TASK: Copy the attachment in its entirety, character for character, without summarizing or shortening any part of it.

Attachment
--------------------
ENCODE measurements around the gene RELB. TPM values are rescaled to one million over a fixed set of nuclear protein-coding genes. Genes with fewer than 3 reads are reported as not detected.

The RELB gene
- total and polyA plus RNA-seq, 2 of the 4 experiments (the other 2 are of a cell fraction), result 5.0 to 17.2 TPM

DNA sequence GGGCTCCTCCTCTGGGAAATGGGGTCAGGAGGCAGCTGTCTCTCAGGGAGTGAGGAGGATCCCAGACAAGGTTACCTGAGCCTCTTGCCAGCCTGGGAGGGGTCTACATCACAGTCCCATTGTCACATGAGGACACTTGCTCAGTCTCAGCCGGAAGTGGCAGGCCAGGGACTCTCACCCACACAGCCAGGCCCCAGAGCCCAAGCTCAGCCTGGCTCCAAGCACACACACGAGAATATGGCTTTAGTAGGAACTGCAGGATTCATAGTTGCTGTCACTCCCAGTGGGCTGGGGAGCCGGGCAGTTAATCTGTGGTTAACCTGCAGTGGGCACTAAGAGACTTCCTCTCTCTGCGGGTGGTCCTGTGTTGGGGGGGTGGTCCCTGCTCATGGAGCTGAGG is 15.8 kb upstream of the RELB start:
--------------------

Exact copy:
ENCODE measurements around the gene RELB. TPM values are rescaled to one million over a fixed set of nuclear protein-coding genes. Genes with fewer than 3 reads are reported as not detected.

The RELB gene
- total and polyA plus RNA-seq, 2 of the 4 experiments (the other 2 are of a cell fraction), result 5.0 to 17.2 TPM

DNA sequence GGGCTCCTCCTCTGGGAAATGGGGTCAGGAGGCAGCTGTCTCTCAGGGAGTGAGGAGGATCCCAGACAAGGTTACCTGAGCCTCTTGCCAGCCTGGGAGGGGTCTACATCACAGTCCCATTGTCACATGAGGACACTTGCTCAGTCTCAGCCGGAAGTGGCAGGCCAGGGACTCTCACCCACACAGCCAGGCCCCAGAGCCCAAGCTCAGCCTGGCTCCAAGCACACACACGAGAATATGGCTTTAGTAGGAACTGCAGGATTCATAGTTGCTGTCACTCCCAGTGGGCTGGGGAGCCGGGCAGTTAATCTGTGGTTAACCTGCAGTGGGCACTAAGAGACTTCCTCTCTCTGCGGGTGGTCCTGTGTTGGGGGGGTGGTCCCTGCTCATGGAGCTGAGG is 15.8 kb upstream of the RELB start: